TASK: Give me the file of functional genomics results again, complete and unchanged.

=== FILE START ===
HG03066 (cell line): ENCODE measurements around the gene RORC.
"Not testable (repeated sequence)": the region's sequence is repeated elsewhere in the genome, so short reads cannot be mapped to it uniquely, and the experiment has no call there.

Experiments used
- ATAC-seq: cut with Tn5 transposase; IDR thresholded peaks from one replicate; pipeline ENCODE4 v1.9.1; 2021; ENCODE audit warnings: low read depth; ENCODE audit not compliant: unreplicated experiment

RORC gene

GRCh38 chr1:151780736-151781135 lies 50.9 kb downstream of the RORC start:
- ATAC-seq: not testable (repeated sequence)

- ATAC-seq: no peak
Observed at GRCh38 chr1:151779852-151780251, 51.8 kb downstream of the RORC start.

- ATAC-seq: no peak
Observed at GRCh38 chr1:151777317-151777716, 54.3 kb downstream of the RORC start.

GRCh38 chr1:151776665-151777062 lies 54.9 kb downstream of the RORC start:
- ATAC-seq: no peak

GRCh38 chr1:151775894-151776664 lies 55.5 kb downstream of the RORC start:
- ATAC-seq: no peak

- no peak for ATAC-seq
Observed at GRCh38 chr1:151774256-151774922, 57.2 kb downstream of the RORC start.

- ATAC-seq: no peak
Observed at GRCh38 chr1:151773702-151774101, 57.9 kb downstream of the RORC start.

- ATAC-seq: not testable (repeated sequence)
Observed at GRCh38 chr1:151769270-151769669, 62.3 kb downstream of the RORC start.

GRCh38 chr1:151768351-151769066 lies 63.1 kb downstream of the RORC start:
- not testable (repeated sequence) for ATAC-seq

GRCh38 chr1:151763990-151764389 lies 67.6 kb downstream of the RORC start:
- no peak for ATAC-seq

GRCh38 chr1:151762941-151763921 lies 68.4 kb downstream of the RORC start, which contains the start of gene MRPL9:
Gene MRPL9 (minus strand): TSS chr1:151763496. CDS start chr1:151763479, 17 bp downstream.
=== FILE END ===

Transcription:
HG03066 (cell line): ENCODE measurements around the gene RORC.
"Not testable (repeated sequence)": the region's sequence is repeated elsewhere in the genome, so short reads cannot be mapped to it uniquely, and the experiment has no call there.

Experiments used
- ATAC-seq: cut with Tn5 transposase; IDR thresholded peaks from one replicate; pipeline ENCODE4 v1.9.1; 2021; ENCODE audit warnings: low read depth; ENCODE audit not compliant: unreplicated experiment

RORC gene

GRCh38 chr1:151780736-151781135 lies 50.9 kb downstream of the RORC start:
- ATAC-seq: not testable (repeated sequence)

- ATAC-seq: no peak
Observed at GRCh38 chr1:151779852-151780251, 51.8 kb downstream of the RORC start.

- ATAC-seq: no peak
Observed at GRCh38 chr1:151777317-151777716, 54.3 kb downstream of the RORC start.

GRCh38 chr1:151776665-151777062 lies 54.9 kb downstream of the RORC start:
- ATAC-seq: no peak

GRCh38 chr1:151775894-151776664 lies 55.5 kb downstream of the RORC start:
- ATAC-seq: no peak

- no peak for ATAC-seq
Observed at GRCh38 chr1:151774256-151774922, 57.2 kb downstream of the RORC start.

- ATAC-seq: no peak
Observed at GRCh38 chr1:151773702-151774101, 57.9 kb downstream of the RORC start.

- ATAC-seq: not testable (repeated sequence)
Observed at GRCh38 chr1:151769270-151769669, 62.3 kb downstream of the RORC start.

GRCh38 chr1:151768351-151769066 lies 63.1 kb downstream of the RORC start:
- not testable (repeated sequence) for ATAC-seq

GRCh38 chr1:151763990-151764389 lies 67.6 kb downstream of the RORC start:
- no peak for ATAC-seq

GRCh38 chr1:151762941-151763921 lies 68.4 kb downstream of the RORC start, which contains the start of gene MRPL9:
Gene MRPL9 (minus strand): TSS chr1:151763496. CDS start chr1:151763479, 17 bp downstream.